Preliminary estimates of the damage done by Hurricane Irma to the main campus of the University of the Virgin Islands in St. Thomas puts the total damage at approximately $60 million. Water, power and internet have been restored in the inhabitable campus buildings, and all students are safe, according to a document prepared by President David Hall. Faculty are being “encouraged to immediately assess their readiness to resume classes this semester,” though there has been an acknowledgement that some class curricula may require significant adjustment. Facilities staff are shooting to re-open “within the next two weeks,” the document said. – Autumn A Arnett, Education Dive. Read more

Two corporate giants – Google and Bertelsmann – have launched a large-scale scholarship programme for MOOC studies. The program will fund 75,000 students from the EU, Egypt, Israel, Russia, and Turkey. It builds on a successful 2016 pilot that saw 70,000 students apply for 10,000 funded spaces. Google will support 60,000 scholarships in Web and Android Development, 40,000 of which will be reserved for those with no programming experience at all; alongside 20,000 scholarships for junior developers with one-to-three years of experience. Bertelsmann will fund a further 15,000 places in the field of Data Science. – ICEF Monitor. Read more

The issue of vice-chancellor pay looks set to remain at the top of the UK’s political agenda after analysis revealed that dozens of university leaders have seen their salaries increase by more than a fifth over a five-year period. Of the 114 universities for which there was comparable data, 44 saw the cost of vice-chancellor pay settlements, including wages, pension and benefits, go up by 20% in five years (12% in real terms after being adjusted for inflation). Of the 57 universities that had the same vice-chancellor in place throughout the five-year period, eight saw their pay go up by more than a third in cash terms, while three of those saw overall remuneration rise more than half in cash terms. – Sally Weale, The Guardian. Read more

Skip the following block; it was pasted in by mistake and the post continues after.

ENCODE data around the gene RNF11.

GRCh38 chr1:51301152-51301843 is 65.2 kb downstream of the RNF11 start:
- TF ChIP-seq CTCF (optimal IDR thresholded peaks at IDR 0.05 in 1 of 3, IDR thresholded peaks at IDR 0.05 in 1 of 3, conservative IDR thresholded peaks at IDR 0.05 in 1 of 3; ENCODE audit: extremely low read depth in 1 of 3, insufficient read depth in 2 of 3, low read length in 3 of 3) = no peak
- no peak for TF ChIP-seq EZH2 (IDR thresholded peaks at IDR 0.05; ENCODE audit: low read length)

The Canadian province of Ontario is set to establish its first French language university, the provincial government has announced. The university, which is scheduled to open in Toronto in 2020, will expand the availability of French post-secondary education for both French-speaking Canadians and international students in the province. “Francophone culture and the French language have always been essential to Ontario’s identity and prosperity,” said Marie-France Lalonde, Minister of Francophone Affairs, in a statement. “The creation of a new French-language university, governed by and for Francophones, is a critical milestone for Franco-Ontarians and future generations.” – Natalie Marsh, The Pie News. Read more

The young generation in Germany has an optimistic view of the future and young people are prepared to work hard and are motivated to achieve.  At the same time, they are quite critical of the lack of preparation for the working world. The majority of young people are not happy with education policy and the school curriculum.  They criticise the lack of career orientation and the lack of equal opportunities in education and training. This is the result of the McDonald’s Ausbildungsstudie 2017 (McDonald’s Vocational Training Study), carried out by the Institut für Demoskopie Allensbach. The institute surveyed young people between the ages of 15 and 24. Klaus Hurrelmann, Professor of Public Health and Education at the Hertie School of Governance, an academic advisor on the study, says: “Young people clearly feel overwhelmed. The traditional commitment to a career as a life-long project, which made sense for their parents, is practically impossible for them. Because conditions can change at any time, they try to stay open to a variety of career paths and subject matter.”– Klaus Hurrelmann, Hertie School of Governance. Read more


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